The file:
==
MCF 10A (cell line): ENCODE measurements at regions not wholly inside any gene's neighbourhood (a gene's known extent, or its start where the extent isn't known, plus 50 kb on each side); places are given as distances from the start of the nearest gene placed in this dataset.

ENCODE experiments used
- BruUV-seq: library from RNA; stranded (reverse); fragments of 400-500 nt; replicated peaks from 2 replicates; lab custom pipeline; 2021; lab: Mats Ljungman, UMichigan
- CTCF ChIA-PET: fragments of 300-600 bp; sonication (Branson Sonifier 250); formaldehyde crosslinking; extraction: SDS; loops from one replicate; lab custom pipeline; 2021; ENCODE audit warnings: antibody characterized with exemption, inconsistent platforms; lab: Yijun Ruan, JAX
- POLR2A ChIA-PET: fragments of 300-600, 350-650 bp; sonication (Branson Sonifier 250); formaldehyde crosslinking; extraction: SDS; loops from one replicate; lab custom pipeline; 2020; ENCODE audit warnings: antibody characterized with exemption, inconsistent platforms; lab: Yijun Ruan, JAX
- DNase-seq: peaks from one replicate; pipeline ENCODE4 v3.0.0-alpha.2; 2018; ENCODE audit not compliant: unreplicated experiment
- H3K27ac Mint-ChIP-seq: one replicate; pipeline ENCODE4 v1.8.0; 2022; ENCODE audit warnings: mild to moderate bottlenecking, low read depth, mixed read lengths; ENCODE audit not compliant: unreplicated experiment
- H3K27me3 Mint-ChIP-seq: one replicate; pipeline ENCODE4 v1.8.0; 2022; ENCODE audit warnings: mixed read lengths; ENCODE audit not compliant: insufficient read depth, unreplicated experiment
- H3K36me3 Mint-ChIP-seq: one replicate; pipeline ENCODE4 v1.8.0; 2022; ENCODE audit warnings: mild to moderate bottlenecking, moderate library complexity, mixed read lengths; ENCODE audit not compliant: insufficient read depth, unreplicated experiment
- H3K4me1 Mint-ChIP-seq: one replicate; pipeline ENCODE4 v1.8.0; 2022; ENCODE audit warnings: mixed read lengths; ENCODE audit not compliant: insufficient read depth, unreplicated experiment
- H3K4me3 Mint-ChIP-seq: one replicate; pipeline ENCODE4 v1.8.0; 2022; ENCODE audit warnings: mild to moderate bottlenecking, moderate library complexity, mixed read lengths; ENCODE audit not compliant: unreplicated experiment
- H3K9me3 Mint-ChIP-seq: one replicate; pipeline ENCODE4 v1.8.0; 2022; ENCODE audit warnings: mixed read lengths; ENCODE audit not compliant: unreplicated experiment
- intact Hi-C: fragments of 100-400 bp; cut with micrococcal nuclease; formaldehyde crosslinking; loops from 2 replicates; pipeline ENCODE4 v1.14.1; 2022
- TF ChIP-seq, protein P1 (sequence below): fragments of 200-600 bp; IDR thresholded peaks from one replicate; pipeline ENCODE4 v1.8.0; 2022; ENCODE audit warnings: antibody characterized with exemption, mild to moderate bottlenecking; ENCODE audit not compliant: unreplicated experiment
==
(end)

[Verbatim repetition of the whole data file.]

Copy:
MCF 10A (cell line): ENCODE measurements at regions not wholly inside any gene's neighbourhood (a gene's known extent, or its start where the extent isn't known, plus 50 kb on each side); places are given as distances from the start of the nearest gene placed in this dataset.

ENCODE experiments used
- BruUV-seq: library from RNA; stranded (reverse); fragments of 400-500 nt; replicated peaks from 2 replicates; lab custom pipeline; 2021; lab: Mats Ljungman, UMichigan
- CTCF ChIA-PET: fragments of 300-600 bp; sonication (Branson Sonifier 250); formaldehyde crosslinking; extraction: SDS; loops from one replicate; lab custom pipeline; 2021; ENCODE audit warnings: antibody characterized with exemption, inconsistent platforms; lab: Yijun Ruan, JAX
- POLR2A ChIA-PET: fragments of 300-600, 350-650 bp; sonication (Branson Sonifier 250); formaldehyde crosslinking; extraction: SDS; loops from one replicate; lab custom pipeline; 2020; ENCODE audit warnings: antibody characterized with exemption, inconsistent platforms; lab: Yijun Ruan, JAX
- DNase-seq: peaks from one replicate; pipeline ENCODE4 v3.0.0-alpha.2; 2018; ENCODE audit not compliant: unreplicated experiment
- H3K27ac Mint-ChIP-seq: one replicate; pipeline ENCODE4 v1.8.0; 2022; ENCODE audit warnings: mild to moderate bottlenecking, low read depth, mixed read lengths; ENCODE audit not compliant: unreplicated experiment
- H3K27me3 Mint-ChIP-seq: one replicate; pipeline ENCODE4 v1.8.0; 2022; ENCODE audit warnings: mixed read lengths; ENCODE audit not compliant: insufficient read depth, unreplicated experiment
- H3K36me3 Mint-ChIP-seq: one replicate; pipeline ENCODE4 v1.8.0; 2022; ENCODE audit warnings: mild to moderate bottlenecking, moderate library complexity, mixed read lengths; ENCODE audit not compliant: insufficient read depth, unreplicated experiment
- H3K4me1 Mint-ChIP-seq: one replicate; pipeline ENCODE4 v1.8.0; 2022; ENCODE audit warnings: mixed read lengths; ENCODE audit not compliant: insufficient read depth, unreplicated experiment
- H3K4me3 Mint-ChIP-seq: one replicate; pipeline ENCODE4 v1.8.0; 2022; ENCODE audit warnings: mild to moderate bottlenecking, moderate library complexity, mixed read lengths; ENCODE audit not compliant: unreplicated experiment
- H3K9me3 Mint-ChIP-seq: one replicate; pipeline ENCODE4 v1.8.0; 2022; ENCODE audit warnings: mixed read lengths; ENCODE audit not compliant: unreplicated experiment
- intact Hi-C: fragments of 100-400 bp; cut with micrococcal nuclease; formaldehyde crosslinking; loops from 2 replicates; pipeline ENCODE4 v1.14.1; 2022
- TF ChIP-seq, protein P1 (sequence below): fragments of 200-600 bp; IDR thresholded peaks from one replicate; pipeline ENCODE4 v1.8.0; 2022; ENCODE audit warnings: antibody characterized with exemption, mild to moderate bottlenecking; ENCODE audit not compliant: unreplicated experiment